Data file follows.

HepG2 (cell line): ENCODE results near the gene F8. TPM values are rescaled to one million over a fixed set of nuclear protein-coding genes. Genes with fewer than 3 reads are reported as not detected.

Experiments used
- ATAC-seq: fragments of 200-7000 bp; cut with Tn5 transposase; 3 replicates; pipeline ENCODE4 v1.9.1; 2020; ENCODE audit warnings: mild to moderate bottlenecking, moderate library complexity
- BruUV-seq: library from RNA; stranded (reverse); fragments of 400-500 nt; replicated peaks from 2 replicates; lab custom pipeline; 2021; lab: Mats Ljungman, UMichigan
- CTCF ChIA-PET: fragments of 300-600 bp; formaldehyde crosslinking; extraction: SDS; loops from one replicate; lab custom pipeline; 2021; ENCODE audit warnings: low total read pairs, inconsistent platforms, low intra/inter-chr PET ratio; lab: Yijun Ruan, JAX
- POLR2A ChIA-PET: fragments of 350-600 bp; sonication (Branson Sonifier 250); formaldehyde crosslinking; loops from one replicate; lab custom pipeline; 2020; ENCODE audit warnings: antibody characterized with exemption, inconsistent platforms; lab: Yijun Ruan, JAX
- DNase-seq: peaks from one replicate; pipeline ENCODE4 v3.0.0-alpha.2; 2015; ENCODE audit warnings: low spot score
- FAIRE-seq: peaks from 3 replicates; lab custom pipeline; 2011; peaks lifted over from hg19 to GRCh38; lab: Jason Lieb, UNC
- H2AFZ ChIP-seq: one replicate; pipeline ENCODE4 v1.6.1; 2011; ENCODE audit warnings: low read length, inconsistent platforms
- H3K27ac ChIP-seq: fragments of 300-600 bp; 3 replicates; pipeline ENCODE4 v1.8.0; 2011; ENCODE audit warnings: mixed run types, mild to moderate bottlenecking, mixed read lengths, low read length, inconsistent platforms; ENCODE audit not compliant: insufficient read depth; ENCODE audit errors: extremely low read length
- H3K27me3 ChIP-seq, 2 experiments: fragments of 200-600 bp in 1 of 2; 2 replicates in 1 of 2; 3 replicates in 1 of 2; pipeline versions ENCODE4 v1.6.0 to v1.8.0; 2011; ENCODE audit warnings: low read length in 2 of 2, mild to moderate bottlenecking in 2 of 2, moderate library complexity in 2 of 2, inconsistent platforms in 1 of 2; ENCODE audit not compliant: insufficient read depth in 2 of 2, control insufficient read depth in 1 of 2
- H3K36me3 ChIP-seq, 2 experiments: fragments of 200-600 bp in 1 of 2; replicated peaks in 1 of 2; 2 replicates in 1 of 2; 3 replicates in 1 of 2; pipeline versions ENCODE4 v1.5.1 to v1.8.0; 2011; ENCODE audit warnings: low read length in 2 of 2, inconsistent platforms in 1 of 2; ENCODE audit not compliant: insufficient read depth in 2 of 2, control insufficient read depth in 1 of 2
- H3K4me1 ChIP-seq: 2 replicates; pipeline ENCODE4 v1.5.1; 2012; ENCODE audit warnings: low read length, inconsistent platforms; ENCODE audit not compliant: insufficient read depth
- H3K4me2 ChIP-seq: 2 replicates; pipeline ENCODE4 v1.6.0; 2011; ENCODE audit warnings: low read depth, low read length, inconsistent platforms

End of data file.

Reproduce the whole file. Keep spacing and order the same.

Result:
HepG2 (cell line): ENCODE results near the gene F8. TPM values are rescaled to one million over a fixed set of nuclear protein-coding genes. Genes with fewer than 3 reads are reported as not detected.

Experiments used
- ATAC-seq: fragments of 200-7000 bp; cut with Tn5 transposase; 3 replicates; pipeline ENCODE4 v1.9.1; 2020; ENCODE audit warnings: mild to moderate bottlenecking, moderate library complexity
- BruUV-seq: library from RNA; stranded (reverse); fragments of 400-500 nt; replicated peaks from 2 replicates; lab custom pipeline; 2021; lab: Mats Ljungman, UMichigan
- CTCF ChIA-PET: fragments of 300-600 bp; formaldehyde crosslinking; extraction: SDS; loops from one replicate; lab custom pipeline; 2021; ENCODE audit warnings: low total read pairs, inconsistent platforms, low intra/inter-chr PET ratio; lab: Yijun Ruan, JAX
- POLR2A ChIA-PET: fragments of 350-600 bp; sonication (Branson Sonifier 250); formaldehyde crosslinking; loops from one replicate; lab custom pipeline; 2020; ENCODE audit warnings: antibody characterized with exemption, inconsistent platforms; lab: Yijun Ruan, JAX
- DNase-seq: peaks from one replicate; pipeline ENCODE4 v3.0.0-alpha.2; 2015; ENCODE audit warnings: low spot score
- FAIRE-seq: peaks from 3 replicates; lab custom pipeline; 2011; peaks lifted over from hg19 to GRCh38; lab: Jason Lieb, UNC
- H2AFZ ChIP-seq: one replicate; pipeline ENCODE4 v1.6.1; 2011; ENCODE audit warnings: low read length, inconsistent platforms
- H3K27ac ChIP-seq: fragments of 300-600 bp; 3 replicates; pipeline ENCODE4 v1.8.0; 2011; ENCODE audit warnings: mixed run types, mild to moderate bottlenecking, mixed read lengths, low read length, inconsistent platforms; ENCODE audit not compliant: insufficient read depth; ENCODE audit errors: extremely low read length
- H3K27me3 ChIP-seq, 2 experiments: fragments of 200-600 bp in 1 of 2; 2 replicates in 1 of 2; 3 replicates in 1 of 2; pipeline versions ENCODE4 v1.6.0 to v1.8.0; 2011; ENCODE audit warnings: low read length in 2 of 2, mild to moderate bottlenecking in 2 of 2, moderate library complexity in 2 of 2, inconsistent platforms in 1 of 2; ENCODE audit not compliant: insufficient read depth in 2 of 2, control insufficient read depth in 1 of 2
- H3K36me3 ChIP-seq, 2 experiments: fragments of 200-600 bp in 1 of 2; replicated peaks in 1 of 2; 2 replicates in 1 of 2; 3 replicates in 1 of 2; pipeline versions ENCODE4 v1.5.1 to v1.8.0; 2011; ENCODE audit warnings: low read length in 2 of 2, inconsistent platforms in 1 of 2; ENCODE audit not compliant: insufficient read depth in 2 of 2, control insufficient read depth in 1 of 2
- H3K4me1 ChIP-seq: 2 replicates; pipeline ENCODE4 v1.5.1; 2012; ENCODE audit warnings: low read length, inconsistent platforms; ENCODE audit not compliant: insufficient read depth
- H3K4me2 ChIP-seq: 2 replicates; pipeline ENCODE4 v1.6.0; 2011; ENCODE audit warnings: low read depth, low read length, inconsistent platforms